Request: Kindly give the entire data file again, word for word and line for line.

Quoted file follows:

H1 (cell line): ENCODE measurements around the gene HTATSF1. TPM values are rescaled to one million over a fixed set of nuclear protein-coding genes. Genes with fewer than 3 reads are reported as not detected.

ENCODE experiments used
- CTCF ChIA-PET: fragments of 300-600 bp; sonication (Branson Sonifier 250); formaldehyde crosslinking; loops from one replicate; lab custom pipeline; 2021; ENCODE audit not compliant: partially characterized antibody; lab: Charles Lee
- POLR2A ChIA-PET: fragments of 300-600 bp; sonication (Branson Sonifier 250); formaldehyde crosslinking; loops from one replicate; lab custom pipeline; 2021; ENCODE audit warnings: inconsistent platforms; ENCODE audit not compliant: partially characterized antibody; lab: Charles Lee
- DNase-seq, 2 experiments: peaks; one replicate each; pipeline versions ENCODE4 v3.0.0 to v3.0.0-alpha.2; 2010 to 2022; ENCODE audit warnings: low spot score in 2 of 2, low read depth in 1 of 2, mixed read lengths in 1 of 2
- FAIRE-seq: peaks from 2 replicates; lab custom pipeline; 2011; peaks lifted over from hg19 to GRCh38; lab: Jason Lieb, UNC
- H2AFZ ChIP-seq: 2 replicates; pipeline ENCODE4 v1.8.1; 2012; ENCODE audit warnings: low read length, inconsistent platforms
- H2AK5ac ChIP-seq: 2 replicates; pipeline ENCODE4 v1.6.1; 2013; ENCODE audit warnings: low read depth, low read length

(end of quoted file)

H1 (cell line): ENCODE measurements around the gene HTATSF1. TPM values are rescaled to one million over a fixed set of nuclear protein-coding genes. Genes with fewer than 3 reads are reported as not detected.

ENCODE experiments used
- CTCF ChIA-PET: fragments of 300-600 bp; sonication (Branson Sonifier 250); formaldehyde crosslinking; loops from one replicate; lab custom pipeline; 2021; ENCODE audit not compliant: partially characterized antibody; lab: Charles Lee
- POLR2A ChIA-PET: fragments of 300-600 bp; sonication (Branson Sonifier 250); formaldehyde crosslinking; loops from one replicate; lab custom pipeline; 2021; ENCODE audit warnings: inconsistent platforms; ENCODE audit not compliant: partially characterized antibody; lab: Charles Lee
- DNase-seq, 2 experiments: peaks; one replicate each; pipeline versions ENCODE4 v3.0.0 to v3.0.0-alpha.2; 2010 to 2022; ENCODE audit warnings: low spot score in 2 of 2, low read depth in 1 of 2, mixed read lengths in 1 of 2
- FAIRE-seq: peaks from 2 replicates; lab custom pipeline; 2011; peaks lifted over from hg19 to GRCh38; lab: Jason Lieb, UNC
- H2AFZ ChIP-seq: 2 replicates; pipeline ENCODE4 v1.8.1; 2012; ENCODE audit warnings: low read length, inconsistent platforms
- H2AK5ac ChIP-seq: 2 replicates; pipeline ENCODE4 v1.6.1; 2013; ENCODE audit warnings: low read depth, low read length